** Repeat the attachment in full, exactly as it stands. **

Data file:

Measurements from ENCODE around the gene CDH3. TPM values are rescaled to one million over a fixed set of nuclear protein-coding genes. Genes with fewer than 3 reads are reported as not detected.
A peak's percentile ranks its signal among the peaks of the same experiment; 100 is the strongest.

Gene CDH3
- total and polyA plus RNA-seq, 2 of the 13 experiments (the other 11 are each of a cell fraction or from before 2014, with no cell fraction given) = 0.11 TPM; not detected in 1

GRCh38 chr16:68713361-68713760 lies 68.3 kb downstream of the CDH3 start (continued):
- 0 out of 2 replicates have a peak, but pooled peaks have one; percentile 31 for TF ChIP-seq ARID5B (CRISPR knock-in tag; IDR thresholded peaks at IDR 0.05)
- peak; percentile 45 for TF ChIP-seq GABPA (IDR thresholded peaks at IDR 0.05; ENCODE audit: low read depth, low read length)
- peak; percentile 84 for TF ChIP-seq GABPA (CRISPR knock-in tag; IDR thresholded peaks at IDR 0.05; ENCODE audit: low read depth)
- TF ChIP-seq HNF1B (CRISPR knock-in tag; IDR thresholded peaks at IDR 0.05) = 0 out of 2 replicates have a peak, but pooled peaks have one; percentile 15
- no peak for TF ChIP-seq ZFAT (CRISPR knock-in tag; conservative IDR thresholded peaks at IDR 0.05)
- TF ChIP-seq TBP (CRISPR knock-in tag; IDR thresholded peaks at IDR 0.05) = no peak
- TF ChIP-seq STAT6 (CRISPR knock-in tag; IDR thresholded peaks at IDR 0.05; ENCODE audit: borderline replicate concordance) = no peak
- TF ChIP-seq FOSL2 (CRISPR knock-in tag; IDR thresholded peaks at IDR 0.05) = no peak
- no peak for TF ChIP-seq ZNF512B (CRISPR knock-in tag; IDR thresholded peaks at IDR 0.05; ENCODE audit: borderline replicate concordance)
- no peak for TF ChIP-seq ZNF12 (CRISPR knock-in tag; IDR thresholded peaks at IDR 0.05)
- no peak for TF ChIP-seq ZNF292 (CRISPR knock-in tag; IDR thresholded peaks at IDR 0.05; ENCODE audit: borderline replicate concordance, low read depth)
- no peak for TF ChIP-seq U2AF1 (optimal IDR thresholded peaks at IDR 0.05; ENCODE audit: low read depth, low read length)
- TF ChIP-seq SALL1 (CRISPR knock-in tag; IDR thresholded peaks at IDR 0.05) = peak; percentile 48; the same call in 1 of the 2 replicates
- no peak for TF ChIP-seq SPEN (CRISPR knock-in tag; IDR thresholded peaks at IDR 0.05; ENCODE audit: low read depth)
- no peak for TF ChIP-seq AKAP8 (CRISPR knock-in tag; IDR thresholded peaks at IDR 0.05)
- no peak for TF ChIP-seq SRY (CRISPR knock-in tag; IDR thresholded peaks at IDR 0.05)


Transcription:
Measurements from ENCODE around the gene CDH3. TPM values are rescaled to one million over a fixed set of nuclear protein-coding genes. Genes with fewer than 3 reads are reported as not detected.
A peak's percentile ranks its signal among the peaks of the same experiment; 100 is the strongest.

Gene CDH3
- total and polyA plus RNA-seq, 2 of the 13 experiments (the other 11 are each of a cell fraction or from before 2014, with no cell fraction given) = 0.11 TPM; not detected in 1

GRCh38 chr16:68713361-68713760 lies 68.3 kb downstream of the CDH3 start (continued):
- 0 out of 2 replicates have a peak, but pooled peaks have one; percentile 31 for TF ChIP-seq ARID5B (CRISPR knock-in tag; IDR thresholded peaks at IDR 0.05)
- peak; percentile 45 for TF ChIP-seq GABPA (IDR thresholded peaks at IDR 0.05; ENCODE audit: low read depth, low read length)
- peak; percentile 84 for TF ChIP-seq GABPA (CRISPR knock-in tag; IDR thresholded peaks at IDR 0.05; ENCODE audit: low read depth)
- TF ChIP-seq HNF1B (CRISPR knock-in tag; IDR thresholded peaks at IDR 0.05) = 0 out of 2 replicates have a peak, but pooled peaks have one; percentile 15
- no peak for TF ChIP-seq ZFAT (CRISPR knock-in tag; conservative IDR thresholded peaks at IDR 0.05)
- TF ChIP-seq TBP (CRISPR knock-in tag; IDR thresholded peaks at IDR 0.05) = no peak
- TF ChIP-seq STAT6 (CRISPR knock-in tag; IDR thresholded peaks at IDR 0.05; ENCODE audit: borderline replicate concordance) = no peak
- TF ChIP-seq FOSL2 (CRISPR knock-in tag; IDR thresholded peaks at IDR 0.05) = no peak
- no peak for TF ChIP-seq ZNF512B (CRISPR knock-in tag; IDR thresholded peaks at IDR 0.05; ENCODE audit: borderline replicate concordance)
- no peak for TF ChIP-seq ZNF12 (CRISPR knock-in tag; IDR thresholded peaks at IDR 0.05)
- no peak for TF ChIP-seq ZNF292 (CRISPR knock-in tag; IDR thresholded peaks at IDR 0.05; ENCODE audit: borderline replicate concordance, low read depth)
- no peak for TF ChIP-seq U2AF1 (optimal IDR thresholded peaks at IDR 0.05; ENCODE audit: low read depth, low read length)
- TF ChIP-seq SALL1 (CRISPR knock-in tag; IDR thresholded peaks at IDR 0.05) = peak; percentile 48; the same call in 1 of the 2 replicates
- no peak for TF ChIP-seq SPEN (CRISPR knock-in tag; IDR thresholded peaks at IDR 0.05; ENCODE audit: low read depth)
- no peak for TF ChIP-seq AKAP8 (CRISPR knock-in tag; IDR thresholded peaks at IDR 0.05)
- no peak for TF ChIP-seq SRY (CRISPR knock-in tag; IDR thresholded peaks at IDR 0.05)